Heading to brunch a few weeks back at one of the old (by California standards, anyway) stately mansions in San Francisco’s Presidio Heights neighbourhood, I caught sight of a Juju, the feather-festooned raffia hat donned by Cameroonian tribal chiefs and dignitaries to symbolise prosperity.
While my travels have yet to take me to Africa, my taste in interior decor is decidedly more global, especially since I discovered St Frank, a socially responsible start-up that partners with artisans around the world. It was on the St Frank website that I first developed a slight obsession with these exotic wall hangings – and there on Outer Sacramento Street I had unexpectedly found the nascent brand’s first bricks-and-mortar boutique.
The white-walled, sunlit space (second picture) presents a series of eminently liveable rooms, decorated, I imagine, by someone with many a passport stamp. Beneath those African hats (from $395, first picture), I spied a Moroccan cactus-silk rug (from $925, third picture) that I had been stalking online, alongside a number of other unique textile pieces. In the next room I came upon a bevy of intricately handwoven Guatemalan Huipil throw pillows (from $140, fourth picture), which had been populating my more materialistic daydreams of late.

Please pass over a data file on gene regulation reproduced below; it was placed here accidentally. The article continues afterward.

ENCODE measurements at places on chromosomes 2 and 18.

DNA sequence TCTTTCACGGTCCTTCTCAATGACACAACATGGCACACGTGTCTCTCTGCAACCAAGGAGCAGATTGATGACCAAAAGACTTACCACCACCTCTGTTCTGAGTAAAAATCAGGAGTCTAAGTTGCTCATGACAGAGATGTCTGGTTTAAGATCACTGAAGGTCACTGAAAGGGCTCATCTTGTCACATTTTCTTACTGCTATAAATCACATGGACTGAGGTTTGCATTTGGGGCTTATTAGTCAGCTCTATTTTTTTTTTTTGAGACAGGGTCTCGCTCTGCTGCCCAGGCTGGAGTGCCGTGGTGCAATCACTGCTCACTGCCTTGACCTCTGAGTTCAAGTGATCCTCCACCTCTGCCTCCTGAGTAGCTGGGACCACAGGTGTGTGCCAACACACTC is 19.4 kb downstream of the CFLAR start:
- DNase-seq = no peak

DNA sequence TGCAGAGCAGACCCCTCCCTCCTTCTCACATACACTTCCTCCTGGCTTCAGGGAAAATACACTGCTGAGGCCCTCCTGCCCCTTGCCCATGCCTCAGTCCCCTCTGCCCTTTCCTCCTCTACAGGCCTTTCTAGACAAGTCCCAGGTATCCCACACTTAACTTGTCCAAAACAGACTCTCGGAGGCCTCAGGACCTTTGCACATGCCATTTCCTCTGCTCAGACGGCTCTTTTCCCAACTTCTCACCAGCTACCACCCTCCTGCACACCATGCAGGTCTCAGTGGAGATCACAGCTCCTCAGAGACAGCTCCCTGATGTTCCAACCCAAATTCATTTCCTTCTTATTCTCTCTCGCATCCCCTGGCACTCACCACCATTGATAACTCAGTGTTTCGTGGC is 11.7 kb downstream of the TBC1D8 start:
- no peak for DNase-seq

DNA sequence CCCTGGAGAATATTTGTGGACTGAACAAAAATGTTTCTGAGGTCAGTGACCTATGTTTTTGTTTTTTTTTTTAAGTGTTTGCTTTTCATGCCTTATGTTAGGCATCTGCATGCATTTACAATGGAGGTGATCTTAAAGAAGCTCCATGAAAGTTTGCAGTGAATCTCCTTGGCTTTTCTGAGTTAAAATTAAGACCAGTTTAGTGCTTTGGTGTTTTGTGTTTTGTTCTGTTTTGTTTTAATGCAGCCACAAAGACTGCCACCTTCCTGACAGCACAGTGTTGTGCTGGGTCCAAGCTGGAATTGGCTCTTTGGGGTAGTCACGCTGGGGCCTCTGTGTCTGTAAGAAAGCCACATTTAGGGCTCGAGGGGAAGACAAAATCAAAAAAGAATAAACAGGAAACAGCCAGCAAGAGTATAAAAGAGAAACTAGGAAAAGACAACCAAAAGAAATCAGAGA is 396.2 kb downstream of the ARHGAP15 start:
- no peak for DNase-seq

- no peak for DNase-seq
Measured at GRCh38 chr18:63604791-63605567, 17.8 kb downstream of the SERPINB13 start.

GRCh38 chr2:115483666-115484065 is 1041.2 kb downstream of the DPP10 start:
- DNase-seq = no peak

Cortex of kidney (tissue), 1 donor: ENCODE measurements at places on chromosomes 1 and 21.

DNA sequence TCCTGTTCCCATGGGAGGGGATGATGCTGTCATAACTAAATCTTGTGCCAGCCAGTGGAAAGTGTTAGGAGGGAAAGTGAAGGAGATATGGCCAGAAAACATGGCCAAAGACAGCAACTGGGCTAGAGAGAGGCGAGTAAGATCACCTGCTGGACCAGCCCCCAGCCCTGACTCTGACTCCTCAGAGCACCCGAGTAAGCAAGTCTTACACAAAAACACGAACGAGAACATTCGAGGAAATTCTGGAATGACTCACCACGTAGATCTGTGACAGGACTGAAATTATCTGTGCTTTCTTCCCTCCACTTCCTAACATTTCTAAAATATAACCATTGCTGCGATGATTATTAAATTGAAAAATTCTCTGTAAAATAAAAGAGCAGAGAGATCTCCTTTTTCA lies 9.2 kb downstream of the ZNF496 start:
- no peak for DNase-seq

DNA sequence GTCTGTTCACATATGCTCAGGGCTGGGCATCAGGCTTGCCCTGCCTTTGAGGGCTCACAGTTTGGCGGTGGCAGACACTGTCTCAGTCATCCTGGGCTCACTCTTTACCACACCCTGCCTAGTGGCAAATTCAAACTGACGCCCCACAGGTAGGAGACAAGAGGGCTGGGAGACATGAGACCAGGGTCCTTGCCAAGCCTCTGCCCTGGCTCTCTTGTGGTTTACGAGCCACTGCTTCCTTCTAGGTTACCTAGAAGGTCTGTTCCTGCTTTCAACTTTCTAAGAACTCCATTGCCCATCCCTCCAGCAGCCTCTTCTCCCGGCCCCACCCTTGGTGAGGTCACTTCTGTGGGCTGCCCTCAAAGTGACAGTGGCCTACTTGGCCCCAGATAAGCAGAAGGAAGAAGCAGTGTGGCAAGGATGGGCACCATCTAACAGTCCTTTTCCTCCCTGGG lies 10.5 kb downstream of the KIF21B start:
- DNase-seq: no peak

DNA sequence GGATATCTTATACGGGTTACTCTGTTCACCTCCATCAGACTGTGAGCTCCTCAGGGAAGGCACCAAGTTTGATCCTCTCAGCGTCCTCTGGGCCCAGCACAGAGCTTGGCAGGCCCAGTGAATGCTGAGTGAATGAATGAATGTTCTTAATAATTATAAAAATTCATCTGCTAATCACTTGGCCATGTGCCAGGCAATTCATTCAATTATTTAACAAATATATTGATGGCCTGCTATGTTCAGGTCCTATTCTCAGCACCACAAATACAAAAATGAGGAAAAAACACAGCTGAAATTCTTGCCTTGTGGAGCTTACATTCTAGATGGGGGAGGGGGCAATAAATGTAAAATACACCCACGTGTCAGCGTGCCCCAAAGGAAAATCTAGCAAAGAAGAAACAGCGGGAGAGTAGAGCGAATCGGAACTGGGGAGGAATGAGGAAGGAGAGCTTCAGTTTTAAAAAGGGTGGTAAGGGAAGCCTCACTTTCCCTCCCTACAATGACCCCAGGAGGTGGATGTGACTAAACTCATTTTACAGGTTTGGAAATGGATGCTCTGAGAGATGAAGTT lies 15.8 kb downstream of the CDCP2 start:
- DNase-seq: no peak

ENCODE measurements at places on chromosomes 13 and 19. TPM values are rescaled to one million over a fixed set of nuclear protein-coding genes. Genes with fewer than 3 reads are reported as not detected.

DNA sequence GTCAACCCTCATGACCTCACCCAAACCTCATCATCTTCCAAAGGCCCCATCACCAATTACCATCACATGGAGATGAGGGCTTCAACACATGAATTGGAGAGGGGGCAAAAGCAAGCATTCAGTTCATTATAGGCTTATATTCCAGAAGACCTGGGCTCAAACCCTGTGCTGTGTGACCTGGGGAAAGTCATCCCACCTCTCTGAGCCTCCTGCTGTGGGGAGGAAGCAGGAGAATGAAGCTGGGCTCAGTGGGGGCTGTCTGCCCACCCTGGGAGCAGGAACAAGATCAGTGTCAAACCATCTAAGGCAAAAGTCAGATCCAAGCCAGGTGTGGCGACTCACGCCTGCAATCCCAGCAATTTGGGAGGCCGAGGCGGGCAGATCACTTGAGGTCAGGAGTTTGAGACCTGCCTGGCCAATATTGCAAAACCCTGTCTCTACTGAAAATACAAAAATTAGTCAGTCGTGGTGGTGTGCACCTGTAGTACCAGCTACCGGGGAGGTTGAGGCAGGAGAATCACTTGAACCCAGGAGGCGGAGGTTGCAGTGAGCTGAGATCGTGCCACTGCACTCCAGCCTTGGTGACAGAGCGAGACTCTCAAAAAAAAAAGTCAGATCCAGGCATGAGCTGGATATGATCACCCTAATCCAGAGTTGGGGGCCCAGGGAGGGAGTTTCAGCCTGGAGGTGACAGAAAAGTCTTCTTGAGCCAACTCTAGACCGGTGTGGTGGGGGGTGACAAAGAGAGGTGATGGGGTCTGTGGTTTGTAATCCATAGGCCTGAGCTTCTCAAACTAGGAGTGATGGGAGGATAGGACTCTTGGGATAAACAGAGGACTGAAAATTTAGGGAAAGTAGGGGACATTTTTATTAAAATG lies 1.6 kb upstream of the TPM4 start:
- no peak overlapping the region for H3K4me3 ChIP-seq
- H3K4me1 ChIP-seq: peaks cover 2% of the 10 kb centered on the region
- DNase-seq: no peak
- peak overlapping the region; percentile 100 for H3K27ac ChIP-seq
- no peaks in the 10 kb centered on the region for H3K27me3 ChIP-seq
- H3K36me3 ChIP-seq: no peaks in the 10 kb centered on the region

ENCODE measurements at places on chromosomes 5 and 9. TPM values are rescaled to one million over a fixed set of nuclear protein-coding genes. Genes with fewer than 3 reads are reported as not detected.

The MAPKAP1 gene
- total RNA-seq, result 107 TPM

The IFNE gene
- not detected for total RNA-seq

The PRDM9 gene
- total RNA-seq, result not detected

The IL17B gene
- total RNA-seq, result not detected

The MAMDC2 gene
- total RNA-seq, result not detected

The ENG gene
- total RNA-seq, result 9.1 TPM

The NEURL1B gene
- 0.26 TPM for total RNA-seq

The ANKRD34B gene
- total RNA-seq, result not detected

The St Frank online portal presents, click-by-click, an annotated around-the-world design tour, encompassing Mexican Day of the Dead clay skulls ($225, fifth picture); vibrant striped Bolivian frazada (from $525, sixth picture), the woven wool rugs of the indigenous Aymara people; one-of-a-kind Uzbek daisy-decorated suzani wall hangings (from $3,500); and hand-beaded Yoruba crowns (from $595), bestowed upon newly enthroned kings to provide spiritual guidance.
I strolled among this utterly covetable collection “from all continents except Antarctica”, as I overheard one salesperson explain, then sank into a cowhide-covered chair with a café latte, musing that it wouldn’t do to show up late to brunch encumbered with shopping bags full of throw pillows. Instead I grabbed two adorable soft elephant toys ($40 each) made of hand-spun, natural indigo-dyed cotton by the Tai Lue people in northwest Laos for my friend’s twin daughters, and an ethically sheared baby alpaca throw ($225) for the host herself, to soften the blow of my unexpected yet unavoidable tardiness.